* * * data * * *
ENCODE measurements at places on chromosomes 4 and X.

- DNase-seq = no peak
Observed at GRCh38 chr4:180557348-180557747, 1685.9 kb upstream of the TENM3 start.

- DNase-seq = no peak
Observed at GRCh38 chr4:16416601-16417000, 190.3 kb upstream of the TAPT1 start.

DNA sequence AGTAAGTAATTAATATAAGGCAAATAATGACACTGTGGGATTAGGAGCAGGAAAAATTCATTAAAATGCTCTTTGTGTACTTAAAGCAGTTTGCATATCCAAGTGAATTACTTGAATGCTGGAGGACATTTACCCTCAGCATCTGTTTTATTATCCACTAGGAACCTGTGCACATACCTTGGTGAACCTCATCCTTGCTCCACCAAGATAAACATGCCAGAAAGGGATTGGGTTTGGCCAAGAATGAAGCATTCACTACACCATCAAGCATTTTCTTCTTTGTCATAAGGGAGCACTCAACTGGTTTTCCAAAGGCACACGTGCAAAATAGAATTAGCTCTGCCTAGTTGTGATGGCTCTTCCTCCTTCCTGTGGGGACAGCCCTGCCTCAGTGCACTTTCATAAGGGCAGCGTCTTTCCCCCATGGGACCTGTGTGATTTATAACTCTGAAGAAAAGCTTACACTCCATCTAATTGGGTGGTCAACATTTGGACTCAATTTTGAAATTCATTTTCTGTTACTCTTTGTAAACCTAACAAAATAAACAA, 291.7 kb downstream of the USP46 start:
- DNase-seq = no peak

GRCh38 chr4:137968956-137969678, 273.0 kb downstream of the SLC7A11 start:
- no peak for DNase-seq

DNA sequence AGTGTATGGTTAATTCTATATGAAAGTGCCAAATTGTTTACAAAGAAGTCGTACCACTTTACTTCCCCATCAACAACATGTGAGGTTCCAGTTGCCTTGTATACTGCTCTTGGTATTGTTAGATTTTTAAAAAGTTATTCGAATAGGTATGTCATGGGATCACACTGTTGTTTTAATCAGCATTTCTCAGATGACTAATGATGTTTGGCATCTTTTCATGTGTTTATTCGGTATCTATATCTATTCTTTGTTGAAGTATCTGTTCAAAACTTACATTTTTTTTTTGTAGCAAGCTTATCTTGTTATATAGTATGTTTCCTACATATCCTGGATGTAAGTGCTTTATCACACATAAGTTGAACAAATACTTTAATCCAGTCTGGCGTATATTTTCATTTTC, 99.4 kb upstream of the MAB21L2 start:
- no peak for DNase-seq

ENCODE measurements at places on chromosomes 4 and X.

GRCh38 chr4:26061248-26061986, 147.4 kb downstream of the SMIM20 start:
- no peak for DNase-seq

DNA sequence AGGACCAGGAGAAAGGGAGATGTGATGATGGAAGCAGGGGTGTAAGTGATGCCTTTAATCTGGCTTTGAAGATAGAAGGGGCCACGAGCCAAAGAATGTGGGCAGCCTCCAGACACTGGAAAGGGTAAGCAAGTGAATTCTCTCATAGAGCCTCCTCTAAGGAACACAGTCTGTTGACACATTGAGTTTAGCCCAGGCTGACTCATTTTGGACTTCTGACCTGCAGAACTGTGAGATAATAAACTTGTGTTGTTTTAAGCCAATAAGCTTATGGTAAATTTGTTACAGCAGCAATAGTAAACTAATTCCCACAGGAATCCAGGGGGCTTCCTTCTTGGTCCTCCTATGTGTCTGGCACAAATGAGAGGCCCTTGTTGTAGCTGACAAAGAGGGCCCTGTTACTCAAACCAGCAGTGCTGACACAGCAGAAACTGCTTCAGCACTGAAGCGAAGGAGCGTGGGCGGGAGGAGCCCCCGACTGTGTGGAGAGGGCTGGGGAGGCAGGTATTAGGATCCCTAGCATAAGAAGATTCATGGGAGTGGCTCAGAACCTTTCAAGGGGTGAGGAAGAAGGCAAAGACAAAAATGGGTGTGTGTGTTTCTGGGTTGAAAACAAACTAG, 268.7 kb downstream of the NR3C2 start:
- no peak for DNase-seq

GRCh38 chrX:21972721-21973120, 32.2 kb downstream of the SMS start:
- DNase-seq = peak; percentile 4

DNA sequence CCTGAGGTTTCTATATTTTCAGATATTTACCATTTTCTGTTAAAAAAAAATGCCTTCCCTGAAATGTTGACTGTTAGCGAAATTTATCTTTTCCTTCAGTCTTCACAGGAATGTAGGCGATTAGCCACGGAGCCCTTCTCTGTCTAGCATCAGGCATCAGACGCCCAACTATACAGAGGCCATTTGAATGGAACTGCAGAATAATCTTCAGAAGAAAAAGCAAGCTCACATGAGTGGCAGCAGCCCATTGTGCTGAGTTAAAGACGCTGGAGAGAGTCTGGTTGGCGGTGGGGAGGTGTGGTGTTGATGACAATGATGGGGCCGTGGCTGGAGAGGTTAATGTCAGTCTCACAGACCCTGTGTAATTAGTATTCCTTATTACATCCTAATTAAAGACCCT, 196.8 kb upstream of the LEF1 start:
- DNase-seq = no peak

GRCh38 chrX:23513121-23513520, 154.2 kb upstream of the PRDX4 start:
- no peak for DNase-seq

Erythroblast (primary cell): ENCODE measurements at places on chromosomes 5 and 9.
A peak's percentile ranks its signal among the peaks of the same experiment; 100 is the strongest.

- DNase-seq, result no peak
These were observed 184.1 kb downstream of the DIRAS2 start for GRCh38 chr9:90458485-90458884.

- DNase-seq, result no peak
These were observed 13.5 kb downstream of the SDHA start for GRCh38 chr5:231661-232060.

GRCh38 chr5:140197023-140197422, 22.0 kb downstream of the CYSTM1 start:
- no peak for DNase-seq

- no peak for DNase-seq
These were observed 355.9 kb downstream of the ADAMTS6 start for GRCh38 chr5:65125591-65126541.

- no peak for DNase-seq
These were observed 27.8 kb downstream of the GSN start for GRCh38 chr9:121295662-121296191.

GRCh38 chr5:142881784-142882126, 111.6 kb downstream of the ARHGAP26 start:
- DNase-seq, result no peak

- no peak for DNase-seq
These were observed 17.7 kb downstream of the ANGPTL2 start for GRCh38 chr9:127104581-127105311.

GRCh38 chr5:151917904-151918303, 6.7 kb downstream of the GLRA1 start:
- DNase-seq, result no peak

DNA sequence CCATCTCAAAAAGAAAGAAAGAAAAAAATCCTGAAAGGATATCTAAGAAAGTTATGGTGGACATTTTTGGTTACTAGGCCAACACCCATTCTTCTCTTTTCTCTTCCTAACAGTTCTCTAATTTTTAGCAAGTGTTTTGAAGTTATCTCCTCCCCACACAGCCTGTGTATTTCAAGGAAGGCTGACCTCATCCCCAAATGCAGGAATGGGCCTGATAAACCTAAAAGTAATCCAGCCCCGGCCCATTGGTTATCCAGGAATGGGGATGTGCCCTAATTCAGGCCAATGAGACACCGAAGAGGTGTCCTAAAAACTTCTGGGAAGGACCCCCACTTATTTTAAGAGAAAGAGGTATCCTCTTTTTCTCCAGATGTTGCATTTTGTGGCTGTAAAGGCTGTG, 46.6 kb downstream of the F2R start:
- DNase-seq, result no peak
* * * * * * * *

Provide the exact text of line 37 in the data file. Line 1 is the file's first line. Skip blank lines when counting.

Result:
- no peak for DNase-seq